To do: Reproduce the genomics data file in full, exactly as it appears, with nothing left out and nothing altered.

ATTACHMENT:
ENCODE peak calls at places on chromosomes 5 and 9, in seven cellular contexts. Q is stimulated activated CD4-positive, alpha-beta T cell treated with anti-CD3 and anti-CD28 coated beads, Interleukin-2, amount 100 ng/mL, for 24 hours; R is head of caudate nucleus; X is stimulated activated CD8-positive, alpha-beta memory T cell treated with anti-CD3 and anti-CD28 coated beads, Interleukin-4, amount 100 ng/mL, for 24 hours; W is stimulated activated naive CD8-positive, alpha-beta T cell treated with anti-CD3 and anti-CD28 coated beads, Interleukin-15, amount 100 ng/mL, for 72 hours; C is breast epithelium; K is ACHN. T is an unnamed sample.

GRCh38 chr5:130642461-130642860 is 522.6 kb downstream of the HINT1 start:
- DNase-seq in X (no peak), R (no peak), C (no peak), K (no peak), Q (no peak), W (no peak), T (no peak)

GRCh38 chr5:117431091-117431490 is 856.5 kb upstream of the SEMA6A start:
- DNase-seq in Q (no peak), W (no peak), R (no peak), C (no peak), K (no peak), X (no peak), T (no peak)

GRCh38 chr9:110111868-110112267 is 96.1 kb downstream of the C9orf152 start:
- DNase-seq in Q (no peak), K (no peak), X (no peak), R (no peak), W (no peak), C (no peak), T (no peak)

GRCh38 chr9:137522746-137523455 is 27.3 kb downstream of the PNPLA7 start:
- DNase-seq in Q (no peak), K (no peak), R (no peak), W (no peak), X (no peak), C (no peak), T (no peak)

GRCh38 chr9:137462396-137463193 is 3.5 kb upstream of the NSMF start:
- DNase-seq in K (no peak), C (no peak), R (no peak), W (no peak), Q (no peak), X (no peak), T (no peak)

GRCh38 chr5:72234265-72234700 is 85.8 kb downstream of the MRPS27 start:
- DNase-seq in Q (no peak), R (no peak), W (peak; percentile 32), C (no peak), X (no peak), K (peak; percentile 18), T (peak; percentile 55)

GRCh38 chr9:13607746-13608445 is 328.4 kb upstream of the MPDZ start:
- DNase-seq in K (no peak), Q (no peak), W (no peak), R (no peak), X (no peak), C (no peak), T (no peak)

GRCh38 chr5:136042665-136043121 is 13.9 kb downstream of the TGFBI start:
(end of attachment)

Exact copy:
ENCODE peak calls at places on chromosomes 5 and 9, in seven cellular contexts. Q is stimulated activated CD4-positive, alpha-beta T cell treated with anti-CD3 and anti-CD28 coated beads, Interleukin-2, amount 100 ng/mL, for 24 hours; R is head of caudate nucleus; X is stimulated activated CD8-positive, alpha-beta memory T cell treated with anti-CD3 and anti-CD28 coated beads, Interleukin-4, amount 100 ng/mL, for 24 hours; W is stimulated activated naive CD8-positive, alpha-beta T cell treated with anti-CD3 and anti-CD28 coated beads, Interleukin-15, amount 100 ng/mL, for 72 hours; C is breast epithelium; K is ACHN. T is an unnamed sample.

GRCh38 chr5:130642461-130642860 is 522.6 kb downstream of the HINT1 start:
- DNase-seq in X (no peak), R (no peak), C (no peak), K (no peak), Q (no peak), W (no peak), T (no peak)

GRCh38 chr5:117431091-117431490 is 856.5 kb upstream of the SEMA6A start:
- DNase-seq in Q (no peak), W (no peak), R (no peak), C (no peak), K (no peak), X (no peak), T (no peak)

GRCh38 chr9:110111868-110112267 is 96.1 kb downstream of the C9orf152 start:
- DNase-seq in Q (no peak), K (no peak), X (no peak), R (no peak), W (no peak), C (no peak), T (no peak)

GRCh38 chr9:137522746-137523455 is 27.3 kb downstream of the PNPLA7 start:
- DNase-seq in Q (no peak), K (no peak), R (no peak), W (no peak), X (no peak), C (no peak), T (no peak)

GRCh38 chr9:137462396-137463193 is 3.5 kb upstream of the NSMF start:
- DNase-seq in K (no peak), C (no peak), R (no peak), W (no peak), Q (no peak), X (no peak), T (no peak)

GRCh38 chr5:72234265-72234700 is 85.8 kb downstream of the MRPS27 start:
- DNase-seq in Q (no peak), R (no peak), W (peak; percentile 32), C (no peak), X (no peak), K (peak; percentile 18), T (peak; percentile 55)

GRCh38 chr9:13607746-13608445 is 328.4 kb upstream of the MPDZ start:
- DNase-seq in K (no peak), Q (no peak), W (no peak), R (no peak), X (no peak), C (no peak), T (no peak)

GRCh38 chr5:136042665-136043121 is 13.9 kb downstream of the TGFBI start: